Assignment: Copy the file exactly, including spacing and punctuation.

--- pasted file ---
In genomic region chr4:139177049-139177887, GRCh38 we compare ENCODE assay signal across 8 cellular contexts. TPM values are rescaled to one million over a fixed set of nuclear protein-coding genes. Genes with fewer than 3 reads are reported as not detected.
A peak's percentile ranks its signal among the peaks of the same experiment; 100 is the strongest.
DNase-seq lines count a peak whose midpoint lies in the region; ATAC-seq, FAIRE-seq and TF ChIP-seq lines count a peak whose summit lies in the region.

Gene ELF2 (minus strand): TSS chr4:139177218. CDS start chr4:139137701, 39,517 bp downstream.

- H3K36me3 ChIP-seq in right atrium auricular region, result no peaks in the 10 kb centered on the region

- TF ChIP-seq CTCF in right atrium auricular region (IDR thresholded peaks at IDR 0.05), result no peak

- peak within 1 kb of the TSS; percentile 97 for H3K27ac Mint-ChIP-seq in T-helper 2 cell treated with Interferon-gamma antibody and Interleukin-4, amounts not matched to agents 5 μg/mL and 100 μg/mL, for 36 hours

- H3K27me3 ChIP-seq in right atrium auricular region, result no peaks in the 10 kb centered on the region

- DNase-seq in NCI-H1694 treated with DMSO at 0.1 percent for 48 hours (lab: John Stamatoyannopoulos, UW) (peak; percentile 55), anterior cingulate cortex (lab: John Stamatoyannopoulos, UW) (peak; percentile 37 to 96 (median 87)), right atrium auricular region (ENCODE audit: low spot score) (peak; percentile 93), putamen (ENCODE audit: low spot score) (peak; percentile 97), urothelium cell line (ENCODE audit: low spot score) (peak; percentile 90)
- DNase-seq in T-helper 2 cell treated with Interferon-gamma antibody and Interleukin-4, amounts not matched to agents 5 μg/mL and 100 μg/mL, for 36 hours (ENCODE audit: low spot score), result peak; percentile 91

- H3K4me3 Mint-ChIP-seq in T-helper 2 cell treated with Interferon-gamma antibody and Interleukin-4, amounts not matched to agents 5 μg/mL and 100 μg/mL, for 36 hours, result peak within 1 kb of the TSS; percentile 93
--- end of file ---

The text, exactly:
In genomic region chr4:139177049-139177887, GRCh38 we compare ENCODE assay signal across 8 cellular contexts. TPM values are rescaled to one million over a fixed set of nuclear protein-coding genes. Genes with fewer than 3 reads are reported as not detected.
A peak's percentile ranks its signal among the peaks of the same experiment; 100 is the strongest.
DNase-seq lines count a peak whose midpoint lies in the region; ATAC-seq, FAIRE-seq and TF ChIP-seq lines count a peak whose summit lies in the region.

Gene ELF2 (minus strand): TSS chr4:139177218. CDS start chr4:139137701, 39,517 bp downstream.

- H3K36me3 ChIP-seq in right atrium auricular region, result no peaks in the 10 kb centered on the region

- TF ChIP-seq CTCF in right atrium auricular region (IDR thresholded peaks at IDR 0.05), result no peak

- peak within 1 kb of the TSS; percentile 97 for H3K27ac Mint-ChIP-seq in T-helper 2 cell treated with Interferon-gamma antibody and Interleukin-4, amounts not matched to agents 5 μg/mL and 100 μg/mL, for 36 hours

- H3K27me3 ChIP-seq in right atrium auricular region, result no peaks in the 10 kb centered on the region

- DNase-seq in NCI-H1694 treated with DMSO at 0.1 percent for 48 hours (lab: John Stamatoyannopoulos, UW) (peak; percentile 55), anterior cingulate cortex (lab: John Stamatoyannopoulos, UW) (peak; percentile 37 to 96 (median 87)), right atrium auricular region (ENCODE audit: low spot score) (peak; percentile 93), putamen (ENCODE audit: low spot score) (peak; percentile 97), urothelium cell line (ENCODE audit: low spot score) (peak; percentile 90)
- DNase-seq in T-helper 2 cell treated with Interferon-gamma antibody and Interleukin-4, amounts not matched to agents 5 μg/mL and 100 μg/mL, for 36 hours (ENCODE audit: low spot score), result peak; percentile 91

- H3K4me3 Mint-ChIP-seq in T-helper 2 cell treated with Interferon-gamma antibody and Interleukin-4, amounts not matched to agents 5 μg/mL and 100 μg/mL, for 36 hours, result peak within 1 kb of the TSS; percentile 93